You know that introspective New Year’s entry I promised? Well, here it is, a little late. Now, where to start…?
Back in High School, I was a perfectionist and a procrastinator all rolled into one. My fear of making mistakes really didn’t help things. Being high-strung and stiffly formal too much of the time definitely added to the geek factor. Even after failing Government my Senior year, and having to take “real” summer school for the first time in my life, this still didn’t teach me one of the many lessons that I needed to learn:
Sometimes you have to deal with the less pleasant things before you get to the good things.
I still didn’t learn the lesson during my seven (count ’em, seven) years of undergrad. I regularly failed to attend classes — and hence, regularly failed classes. Of course, I went to the “cool” classes, and of course I did well in them. Web design, multimedia, photography, human sexuality, recording technology, sociology, all stellar grades. Math, accounting, drafting, management, all the “boring” classes… not so much. I took College Algebra three or four times, and Trig twice, just because I hated the classes and didn’t go. If BGSU had the same policy then that they do now, I would have been paying back all the financial aid money I’d gotten for the classes I failed. I’d either have learned that valuable lesson, or I’d have given up on school for lack of funds.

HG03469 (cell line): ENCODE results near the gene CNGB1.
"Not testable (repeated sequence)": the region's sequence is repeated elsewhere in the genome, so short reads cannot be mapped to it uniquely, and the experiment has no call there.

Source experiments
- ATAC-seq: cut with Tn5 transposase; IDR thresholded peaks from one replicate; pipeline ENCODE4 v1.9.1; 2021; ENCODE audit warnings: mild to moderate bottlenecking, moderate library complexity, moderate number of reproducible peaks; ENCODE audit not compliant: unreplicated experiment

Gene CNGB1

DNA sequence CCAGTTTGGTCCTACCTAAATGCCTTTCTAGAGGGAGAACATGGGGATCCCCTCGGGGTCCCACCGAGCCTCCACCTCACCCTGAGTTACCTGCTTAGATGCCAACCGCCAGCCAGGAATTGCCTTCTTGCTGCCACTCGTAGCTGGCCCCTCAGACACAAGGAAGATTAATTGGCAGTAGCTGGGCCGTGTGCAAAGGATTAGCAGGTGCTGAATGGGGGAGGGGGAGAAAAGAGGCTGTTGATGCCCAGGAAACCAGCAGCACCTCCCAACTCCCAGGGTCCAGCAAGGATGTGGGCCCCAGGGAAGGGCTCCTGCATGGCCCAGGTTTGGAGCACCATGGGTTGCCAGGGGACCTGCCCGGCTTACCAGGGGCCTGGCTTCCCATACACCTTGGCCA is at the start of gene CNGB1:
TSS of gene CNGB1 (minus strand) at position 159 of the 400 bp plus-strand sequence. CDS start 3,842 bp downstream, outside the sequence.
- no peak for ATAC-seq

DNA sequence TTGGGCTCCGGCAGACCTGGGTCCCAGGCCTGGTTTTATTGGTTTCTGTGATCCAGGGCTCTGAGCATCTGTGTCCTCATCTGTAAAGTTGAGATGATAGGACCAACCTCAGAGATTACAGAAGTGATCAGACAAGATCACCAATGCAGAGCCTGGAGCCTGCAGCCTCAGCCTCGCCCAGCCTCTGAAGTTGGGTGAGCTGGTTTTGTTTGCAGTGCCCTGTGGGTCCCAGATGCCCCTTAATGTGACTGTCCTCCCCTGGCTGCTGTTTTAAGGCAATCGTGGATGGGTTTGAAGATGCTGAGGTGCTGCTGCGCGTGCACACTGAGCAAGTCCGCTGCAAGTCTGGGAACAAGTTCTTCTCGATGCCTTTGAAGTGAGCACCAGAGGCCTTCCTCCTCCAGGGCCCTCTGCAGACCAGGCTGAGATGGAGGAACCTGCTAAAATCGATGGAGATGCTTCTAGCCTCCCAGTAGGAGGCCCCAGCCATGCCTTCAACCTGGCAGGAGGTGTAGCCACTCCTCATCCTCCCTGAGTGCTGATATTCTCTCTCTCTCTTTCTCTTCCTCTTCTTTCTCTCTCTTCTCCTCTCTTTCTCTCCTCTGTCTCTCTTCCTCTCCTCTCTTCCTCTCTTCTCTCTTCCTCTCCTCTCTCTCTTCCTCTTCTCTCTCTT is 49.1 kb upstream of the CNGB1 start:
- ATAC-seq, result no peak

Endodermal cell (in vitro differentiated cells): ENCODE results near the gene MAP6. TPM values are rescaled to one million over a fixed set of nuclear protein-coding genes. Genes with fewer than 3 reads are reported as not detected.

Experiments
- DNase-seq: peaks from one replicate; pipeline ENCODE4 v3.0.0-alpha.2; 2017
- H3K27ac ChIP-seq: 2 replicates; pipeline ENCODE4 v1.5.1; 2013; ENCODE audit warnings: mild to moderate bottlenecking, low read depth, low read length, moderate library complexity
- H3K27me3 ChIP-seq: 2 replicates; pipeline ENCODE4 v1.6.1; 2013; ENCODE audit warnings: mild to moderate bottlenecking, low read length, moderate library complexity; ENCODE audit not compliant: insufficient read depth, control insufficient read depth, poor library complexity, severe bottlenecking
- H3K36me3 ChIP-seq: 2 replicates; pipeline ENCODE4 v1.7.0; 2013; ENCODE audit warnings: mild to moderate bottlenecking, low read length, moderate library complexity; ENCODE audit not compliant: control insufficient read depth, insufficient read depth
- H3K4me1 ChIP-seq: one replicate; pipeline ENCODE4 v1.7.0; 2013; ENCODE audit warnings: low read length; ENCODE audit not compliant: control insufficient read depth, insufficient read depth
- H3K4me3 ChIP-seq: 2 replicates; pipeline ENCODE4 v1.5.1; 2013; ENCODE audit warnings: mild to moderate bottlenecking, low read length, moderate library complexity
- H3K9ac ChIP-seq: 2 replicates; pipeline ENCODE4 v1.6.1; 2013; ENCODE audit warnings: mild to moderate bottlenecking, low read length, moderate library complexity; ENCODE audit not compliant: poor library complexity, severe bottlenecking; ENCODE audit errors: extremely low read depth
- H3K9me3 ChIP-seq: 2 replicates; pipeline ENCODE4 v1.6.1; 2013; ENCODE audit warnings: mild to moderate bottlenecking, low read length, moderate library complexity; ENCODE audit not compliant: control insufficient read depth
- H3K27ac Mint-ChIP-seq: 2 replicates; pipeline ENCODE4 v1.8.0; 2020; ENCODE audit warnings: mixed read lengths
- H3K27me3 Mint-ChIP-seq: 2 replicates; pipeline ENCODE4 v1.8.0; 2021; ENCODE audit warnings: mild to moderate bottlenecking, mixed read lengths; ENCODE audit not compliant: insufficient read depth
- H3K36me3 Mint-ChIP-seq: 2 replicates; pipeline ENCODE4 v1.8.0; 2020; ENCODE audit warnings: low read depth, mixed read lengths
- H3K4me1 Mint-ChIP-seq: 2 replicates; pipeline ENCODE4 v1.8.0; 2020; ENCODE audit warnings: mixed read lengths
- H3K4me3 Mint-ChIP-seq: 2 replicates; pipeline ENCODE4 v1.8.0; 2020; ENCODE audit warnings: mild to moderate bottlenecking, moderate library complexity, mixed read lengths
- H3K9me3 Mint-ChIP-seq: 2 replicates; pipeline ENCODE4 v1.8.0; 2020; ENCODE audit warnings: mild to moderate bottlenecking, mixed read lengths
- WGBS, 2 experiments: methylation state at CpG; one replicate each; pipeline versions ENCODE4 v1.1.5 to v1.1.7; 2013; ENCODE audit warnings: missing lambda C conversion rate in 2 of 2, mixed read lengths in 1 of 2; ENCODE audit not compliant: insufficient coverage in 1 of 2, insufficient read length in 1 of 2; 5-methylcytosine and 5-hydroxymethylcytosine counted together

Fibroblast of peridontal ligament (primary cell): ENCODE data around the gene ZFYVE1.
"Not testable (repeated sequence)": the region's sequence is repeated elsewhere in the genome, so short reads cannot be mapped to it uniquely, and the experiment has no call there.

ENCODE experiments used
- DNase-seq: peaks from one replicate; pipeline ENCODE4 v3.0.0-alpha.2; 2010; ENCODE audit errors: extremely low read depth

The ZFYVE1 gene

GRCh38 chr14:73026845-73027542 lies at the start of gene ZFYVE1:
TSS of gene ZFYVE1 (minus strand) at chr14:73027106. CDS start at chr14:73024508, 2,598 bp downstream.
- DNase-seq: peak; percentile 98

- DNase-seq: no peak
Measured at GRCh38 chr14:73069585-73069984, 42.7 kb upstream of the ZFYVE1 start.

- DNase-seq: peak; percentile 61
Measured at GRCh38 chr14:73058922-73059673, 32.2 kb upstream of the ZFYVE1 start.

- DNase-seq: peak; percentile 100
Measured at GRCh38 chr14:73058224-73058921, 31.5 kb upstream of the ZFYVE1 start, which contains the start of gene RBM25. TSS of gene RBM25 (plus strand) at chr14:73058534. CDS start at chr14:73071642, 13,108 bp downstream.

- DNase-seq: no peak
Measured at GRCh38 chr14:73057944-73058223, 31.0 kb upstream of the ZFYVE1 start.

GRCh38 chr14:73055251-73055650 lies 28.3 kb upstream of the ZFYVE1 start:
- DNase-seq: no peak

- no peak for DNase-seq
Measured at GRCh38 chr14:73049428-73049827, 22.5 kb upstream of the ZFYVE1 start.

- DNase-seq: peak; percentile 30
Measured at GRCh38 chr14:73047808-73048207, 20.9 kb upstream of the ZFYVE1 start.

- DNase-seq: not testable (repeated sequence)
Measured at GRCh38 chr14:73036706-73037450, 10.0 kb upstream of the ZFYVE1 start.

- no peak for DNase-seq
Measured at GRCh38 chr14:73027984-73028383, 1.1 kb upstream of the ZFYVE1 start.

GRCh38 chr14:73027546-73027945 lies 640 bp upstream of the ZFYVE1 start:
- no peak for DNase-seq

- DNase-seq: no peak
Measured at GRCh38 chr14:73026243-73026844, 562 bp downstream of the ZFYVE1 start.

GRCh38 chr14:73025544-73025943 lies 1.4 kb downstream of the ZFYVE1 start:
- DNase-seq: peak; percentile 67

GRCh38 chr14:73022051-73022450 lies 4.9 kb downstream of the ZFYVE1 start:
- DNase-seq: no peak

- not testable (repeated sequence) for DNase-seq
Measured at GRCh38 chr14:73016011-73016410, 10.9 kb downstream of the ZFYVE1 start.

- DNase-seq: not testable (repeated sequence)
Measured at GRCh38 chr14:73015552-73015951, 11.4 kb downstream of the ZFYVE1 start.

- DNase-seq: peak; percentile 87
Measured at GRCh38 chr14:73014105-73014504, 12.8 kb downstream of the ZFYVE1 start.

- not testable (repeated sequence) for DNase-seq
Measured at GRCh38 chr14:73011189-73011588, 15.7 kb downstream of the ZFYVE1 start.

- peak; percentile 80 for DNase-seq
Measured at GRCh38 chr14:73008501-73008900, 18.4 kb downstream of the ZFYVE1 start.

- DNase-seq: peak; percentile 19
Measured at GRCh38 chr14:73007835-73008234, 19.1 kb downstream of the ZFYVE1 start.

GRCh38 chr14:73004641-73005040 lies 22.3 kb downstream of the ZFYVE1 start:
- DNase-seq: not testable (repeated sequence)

Only now can I begin to learn and appreciate the value of this tidbit of knowledge. Now, when I’m working in an industry completely unrelated to the one I’d intended to pursue. Now, when I’m watching more recent grads going through the same post-graduation denial I went through. Now, when credit checks on me reveal the fact that I worked for a temp agency for eight or nine months, and have only held my current job for three.
I would like to go out and find my dream job. I haven’t given up on this. I refuse to be a bank flunky until I retire or am laid off. But… now is the time for stability. Now is the time to deal with a less-than-desirable job, so I can build credit and experience and general work-force skills. I have to deal with this less pleasant thing before I can go off and seek out the good.
When the right opportunity arises, I will be ready.